Westfield High School Grad Helps Immigrant Families
Writer / Stephanie Duncan
Nataly Montes is a recent Westfield High School graduate. She and her mother arrived in Indiana five years ago from Honduras, and like many immigrant students in the United States, she had to navigate a new school without a lot of help. After going through struggles navigating a new country with her mother, Montes wanted to help new immigrant families, so she started volunteering at the Immigrant Welcome Center.
When Montes and her mother arrived at her middle school five years ago to sign her up for classes, they quickly realized the school wasn’t prepared to help them, since they couldn’t find anyone who spoke English.
“I didn’t know how anything worked,” Montes says. “It was so hard at the beginning because I didn’t have anybody that spoke Spanish, but I think it helped me learn English.”
She had teachers that barred Spanish in their classrooms, to encourage her to learn English. While it seems harsh, Montes says it helped her.
“I have other friends that have been here longer that haven’t learned a lot of English, but they only talk to people that speak the same language,” Montes says. “That’s something that really helped me, to not just talk to people who speak the same language.”
After a couple of years of learning English and getting settled, Montes started volunteering at the Immigrant Welcome Center with the help of her uncle’s wife, who is a social worker there. The Center is a nonprofit organization dedicated to helping immigrants and refugees in Indianapolis by connecting them to people, places and resources. Montes participates in the Natural Helper program, which provides direct help to immigrants and refugees, such as attending doctor appointments and lawyer meetings where translation services are needed.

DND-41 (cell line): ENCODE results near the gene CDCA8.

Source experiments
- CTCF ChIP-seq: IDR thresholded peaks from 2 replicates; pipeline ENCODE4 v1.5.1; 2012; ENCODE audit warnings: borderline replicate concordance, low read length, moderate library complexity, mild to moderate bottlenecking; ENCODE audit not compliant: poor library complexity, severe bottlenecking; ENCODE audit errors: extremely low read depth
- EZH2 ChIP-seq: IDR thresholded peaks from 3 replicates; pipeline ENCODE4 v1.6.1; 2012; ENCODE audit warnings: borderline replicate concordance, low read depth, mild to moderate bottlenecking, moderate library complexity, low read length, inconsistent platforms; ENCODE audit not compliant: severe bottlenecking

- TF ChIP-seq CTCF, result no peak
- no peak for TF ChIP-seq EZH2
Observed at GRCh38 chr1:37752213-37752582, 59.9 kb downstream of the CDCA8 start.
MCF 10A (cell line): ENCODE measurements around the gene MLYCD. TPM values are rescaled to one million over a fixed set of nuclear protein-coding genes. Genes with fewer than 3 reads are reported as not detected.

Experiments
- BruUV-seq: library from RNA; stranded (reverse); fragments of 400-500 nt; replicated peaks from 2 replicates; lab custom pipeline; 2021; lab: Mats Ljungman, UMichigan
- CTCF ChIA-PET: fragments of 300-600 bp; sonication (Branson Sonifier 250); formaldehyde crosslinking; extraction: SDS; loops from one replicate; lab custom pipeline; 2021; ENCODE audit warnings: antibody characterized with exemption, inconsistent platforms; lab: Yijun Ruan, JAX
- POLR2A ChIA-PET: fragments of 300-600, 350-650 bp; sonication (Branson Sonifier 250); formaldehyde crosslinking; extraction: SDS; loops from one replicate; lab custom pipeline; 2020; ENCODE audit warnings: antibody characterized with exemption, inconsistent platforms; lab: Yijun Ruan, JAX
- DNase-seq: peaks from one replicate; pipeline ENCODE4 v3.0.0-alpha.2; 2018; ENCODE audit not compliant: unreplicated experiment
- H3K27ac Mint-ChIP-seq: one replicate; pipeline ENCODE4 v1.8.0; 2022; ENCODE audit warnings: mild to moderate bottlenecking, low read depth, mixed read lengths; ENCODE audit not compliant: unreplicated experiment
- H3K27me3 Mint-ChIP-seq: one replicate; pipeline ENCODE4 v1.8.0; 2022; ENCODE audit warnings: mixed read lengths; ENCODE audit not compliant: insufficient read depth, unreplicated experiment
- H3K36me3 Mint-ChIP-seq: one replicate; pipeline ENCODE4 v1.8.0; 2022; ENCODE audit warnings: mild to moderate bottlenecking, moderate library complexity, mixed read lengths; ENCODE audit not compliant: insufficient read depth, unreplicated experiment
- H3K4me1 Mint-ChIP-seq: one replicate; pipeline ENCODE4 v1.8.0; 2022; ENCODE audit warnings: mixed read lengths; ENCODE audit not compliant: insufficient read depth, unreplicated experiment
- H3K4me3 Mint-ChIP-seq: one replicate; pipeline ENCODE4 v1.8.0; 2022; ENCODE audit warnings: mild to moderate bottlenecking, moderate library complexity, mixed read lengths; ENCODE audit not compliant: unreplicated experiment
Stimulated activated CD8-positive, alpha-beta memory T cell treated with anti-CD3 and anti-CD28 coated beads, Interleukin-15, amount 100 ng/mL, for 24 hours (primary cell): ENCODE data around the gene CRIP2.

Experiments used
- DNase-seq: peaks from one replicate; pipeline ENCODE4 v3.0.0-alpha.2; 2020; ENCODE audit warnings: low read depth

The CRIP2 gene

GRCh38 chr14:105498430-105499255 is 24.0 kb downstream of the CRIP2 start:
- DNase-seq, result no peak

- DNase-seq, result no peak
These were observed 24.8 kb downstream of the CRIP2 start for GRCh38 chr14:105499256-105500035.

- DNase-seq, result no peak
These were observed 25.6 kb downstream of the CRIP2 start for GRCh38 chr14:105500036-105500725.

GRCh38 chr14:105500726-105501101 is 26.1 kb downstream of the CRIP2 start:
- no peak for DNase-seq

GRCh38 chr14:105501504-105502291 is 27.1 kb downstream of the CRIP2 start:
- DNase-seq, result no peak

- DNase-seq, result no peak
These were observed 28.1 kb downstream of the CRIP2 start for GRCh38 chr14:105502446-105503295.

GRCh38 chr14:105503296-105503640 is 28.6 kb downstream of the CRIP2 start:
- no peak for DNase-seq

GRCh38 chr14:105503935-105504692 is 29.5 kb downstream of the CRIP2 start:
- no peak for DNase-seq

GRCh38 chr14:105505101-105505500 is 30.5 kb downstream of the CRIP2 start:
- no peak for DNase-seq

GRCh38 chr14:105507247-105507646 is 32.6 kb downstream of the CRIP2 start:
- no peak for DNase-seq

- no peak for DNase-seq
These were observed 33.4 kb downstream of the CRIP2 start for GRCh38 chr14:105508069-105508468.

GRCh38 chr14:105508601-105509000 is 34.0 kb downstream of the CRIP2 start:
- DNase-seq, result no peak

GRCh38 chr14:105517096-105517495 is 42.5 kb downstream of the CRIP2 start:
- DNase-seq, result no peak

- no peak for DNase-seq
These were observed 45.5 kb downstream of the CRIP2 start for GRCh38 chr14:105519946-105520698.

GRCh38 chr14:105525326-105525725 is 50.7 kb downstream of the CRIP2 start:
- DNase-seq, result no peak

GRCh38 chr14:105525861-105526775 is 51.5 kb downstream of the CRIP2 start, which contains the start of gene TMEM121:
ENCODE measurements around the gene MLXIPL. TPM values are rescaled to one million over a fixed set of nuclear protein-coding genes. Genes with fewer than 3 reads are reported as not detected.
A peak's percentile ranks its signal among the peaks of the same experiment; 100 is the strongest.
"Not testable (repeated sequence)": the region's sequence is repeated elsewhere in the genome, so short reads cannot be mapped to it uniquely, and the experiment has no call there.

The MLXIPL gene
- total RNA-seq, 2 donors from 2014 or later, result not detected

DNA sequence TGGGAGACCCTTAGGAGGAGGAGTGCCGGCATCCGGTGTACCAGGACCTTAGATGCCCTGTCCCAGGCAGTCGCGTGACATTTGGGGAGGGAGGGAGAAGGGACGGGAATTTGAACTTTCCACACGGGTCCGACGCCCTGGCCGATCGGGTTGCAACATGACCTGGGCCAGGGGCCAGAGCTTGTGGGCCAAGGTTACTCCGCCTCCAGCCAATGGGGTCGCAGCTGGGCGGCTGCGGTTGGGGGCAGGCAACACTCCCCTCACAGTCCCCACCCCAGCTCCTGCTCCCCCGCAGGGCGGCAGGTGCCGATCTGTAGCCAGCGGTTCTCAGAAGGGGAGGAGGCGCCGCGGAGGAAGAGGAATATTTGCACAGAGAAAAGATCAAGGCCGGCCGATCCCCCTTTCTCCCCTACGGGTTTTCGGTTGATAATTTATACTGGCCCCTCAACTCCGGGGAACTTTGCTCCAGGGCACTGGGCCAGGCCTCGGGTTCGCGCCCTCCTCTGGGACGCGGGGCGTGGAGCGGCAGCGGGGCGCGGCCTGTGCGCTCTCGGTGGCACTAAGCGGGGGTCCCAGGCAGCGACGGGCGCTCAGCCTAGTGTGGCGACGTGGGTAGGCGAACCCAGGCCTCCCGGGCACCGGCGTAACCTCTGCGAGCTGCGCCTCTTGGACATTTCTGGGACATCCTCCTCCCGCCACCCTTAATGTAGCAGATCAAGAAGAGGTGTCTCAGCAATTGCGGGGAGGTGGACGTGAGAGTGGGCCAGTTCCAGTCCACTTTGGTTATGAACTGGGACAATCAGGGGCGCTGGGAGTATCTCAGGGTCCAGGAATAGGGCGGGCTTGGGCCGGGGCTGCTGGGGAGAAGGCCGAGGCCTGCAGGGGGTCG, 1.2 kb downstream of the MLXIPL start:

“I want to help people because when I needed the help, other people helped me,” Montes says. “Not a lot of people helped me.”
Her mother is currently taking free English classes there as well.
One of the biggest hurdles Montes experienced in school was the language barrier.
“I wish school counselors would explain everything to students,” Montes says. “I didn’t know what a GPA was. For other people it’s not a big deal, but for those coming from a different country, it’s unfair.”
Montes is attending Ivy Tech and studying to be a registered nurse. She is the first person in her family to attend college.
“It’s a big opportunity to help other people,” she says. “I know how people struggle to even go to the hospital when they don’t speak the language. That’s why I really want to be a nurse.”
Montes still volunteers at the Immigrant Welcome Center as much as she can while attending college, and encourages people to volunteer if they are interested. To find out more about the Center and volunteer opportunities, visit immigrantwelcomecenter.org.